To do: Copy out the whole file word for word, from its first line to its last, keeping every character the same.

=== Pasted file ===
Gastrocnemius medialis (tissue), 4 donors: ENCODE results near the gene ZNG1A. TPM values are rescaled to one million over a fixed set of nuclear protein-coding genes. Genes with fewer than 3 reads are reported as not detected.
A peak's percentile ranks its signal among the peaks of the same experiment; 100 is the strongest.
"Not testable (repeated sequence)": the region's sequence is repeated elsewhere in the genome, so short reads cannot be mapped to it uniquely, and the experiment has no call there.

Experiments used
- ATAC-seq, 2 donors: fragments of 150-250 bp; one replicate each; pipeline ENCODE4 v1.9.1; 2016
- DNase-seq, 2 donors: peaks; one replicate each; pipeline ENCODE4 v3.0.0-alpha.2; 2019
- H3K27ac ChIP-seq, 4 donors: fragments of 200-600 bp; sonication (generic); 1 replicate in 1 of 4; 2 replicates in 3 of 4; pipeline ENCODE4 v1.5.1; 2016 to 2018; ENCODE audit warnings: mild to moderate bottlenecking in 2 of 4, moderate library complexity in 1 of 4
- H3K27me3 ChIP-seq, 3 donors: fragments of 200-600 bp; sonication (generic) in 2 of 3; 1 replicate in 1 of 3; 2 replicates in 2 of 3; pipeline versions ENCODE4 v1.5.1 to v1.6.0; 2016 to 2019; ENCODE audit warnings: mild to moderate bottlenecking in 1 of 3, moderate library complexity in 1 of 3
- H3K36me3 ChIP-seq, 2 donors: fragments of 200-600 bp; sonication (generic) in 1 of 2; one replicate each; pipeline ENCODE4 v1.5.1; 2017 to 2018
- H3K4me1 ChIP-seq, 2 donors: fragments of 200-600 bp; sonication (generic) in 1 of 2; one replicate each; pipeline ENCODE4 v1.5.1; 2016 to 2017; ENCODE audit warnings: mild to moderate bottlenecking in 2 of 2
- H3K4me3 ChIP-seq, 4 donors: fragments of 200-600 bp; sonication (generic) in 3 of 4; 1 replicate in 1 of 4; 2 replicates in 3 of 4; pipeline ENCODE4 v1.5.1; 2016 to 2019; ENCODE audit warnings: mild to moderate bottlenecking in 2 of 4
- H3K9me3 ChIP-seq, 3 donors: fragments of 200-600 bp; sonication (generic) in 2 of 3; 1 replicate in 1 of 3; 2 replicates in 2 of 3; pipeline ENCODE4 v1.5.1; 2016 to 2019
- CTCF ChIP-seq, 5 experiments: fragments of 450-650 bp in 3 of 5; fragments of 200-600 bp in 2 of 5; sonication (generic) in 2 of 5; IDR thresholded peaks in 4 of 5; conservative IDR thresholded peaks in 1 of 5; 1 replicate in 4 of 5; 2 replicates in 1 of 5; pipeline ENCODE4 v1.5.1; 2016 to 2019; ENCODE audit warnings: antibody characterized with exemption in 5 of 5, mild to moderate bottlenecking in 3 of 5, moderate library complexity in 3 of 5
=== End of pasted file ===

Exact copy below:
Gastrocnemius medialis (tissue), 4 donors: ENCODE results near the gene ZNG1A. TPM values are rescaled to one million over a fixed set of nuclear protein-coding genes. Genes with fewer than 3 reads are reported as not detected.
A peak's percentile ranks its signal among the peaks of the same experiment; 100 is the strongest.
"Not testable (repeated sequence)": the region's sequence is repeated elsewhere in the genome, so short reads cannot be mapped to it uniquely, and the experiment has no call there.

Experiments used
- ATAC-seq, 2 donors: fragments of 150-250 bp; one replicate each; pipeline ENCODE4 v1.9.1; 2016
- DNase-seq, 2 donors: peaks; one replicate each; pipeline ENCODE4 v3.0.0-alpha.2; 2019
- H3K27ac ChIP-seq, 4 donors: fragments of 200-600 bp; sonication (generic); 1 replicate in 1 of 4; 2 replicates in 3 of 4; pipeline ENCODE4 v1.5.1; 2016 to 2018; ENCODE audit warnings: mild to moderate bottlenecking in 2 of 4, moderate library complexity in 1 of 4
- H3K27me3 ChIP-seq, 3 donors: fragments of 200-600 bp; sonication (generic) in 2 of 3; 1 replicate in 1 of 3; 2 replicates in 2 of 3; pipeline versions ENCODE4 v1.5.1 to v1.6.0; 2016 to 2019; ENCODE audit warnings: mild to moderate bottlenecking in 1 of 3, moderate library complexity in 1 of 3
- H3K36me3 ChIP-seq, 2 donors: fragments of 200-600 bp; sonication (generic) in 1 of 2; one replicate each; pipeline ENCODE4 v1.5.1; 2017 to 2018
- H3K4me1 ChIP-seq, 2 donors: fragments of 200-600 bp; sonication (generic) in 1 of 2; one replicate each; pipeline ENCODE4 v1.5.1; 2016 to 2017; ENCODE audit warnings: mild to moderate bottlenecking in 2 of 2
- H3K4me3 ChIP-seq, 4 donors: fragments of 200-600 bp; sonication (generic) in 3 of 4; 1 replicate in 1 of 4; 2 replicates in 3 of 4; pipeline ENCODE4 v1.5.1; 2016 to 2019; ENCODE audit warnings: mild to moderate bottlenecking in 2 of 4
- H3K9me3 ChIP-seq, 3 donors: fragments of 200-600 bp; sonication (generic) in 2 of 3; 1 replicate in 1 of 3; 2 replicates in 2 of 3; pipeline ENCODE4 v1.5.1; 2016 to 2019
- CTCF ChIP-seq, 5 experiments: fragments of 450-650 bp in 3 of 5; fragments of 200-600 bp in 2 of 5; sonication (generic) in 2 of 5; IDR thresholded peaks in 4 of 5; conservative IDR thresholded peaks in 1 of 5; 1 replicate in 4 of 5; 2 replicates in 1 of 5; pipeline ENCODE4 v1.5.1; 2016 to 2019; ENCODE audit warnings: antibody characterized with exemption in 5 of 5, mild to moderate bottlenecking in 3 of 5, moderate library complexity in 3 of 5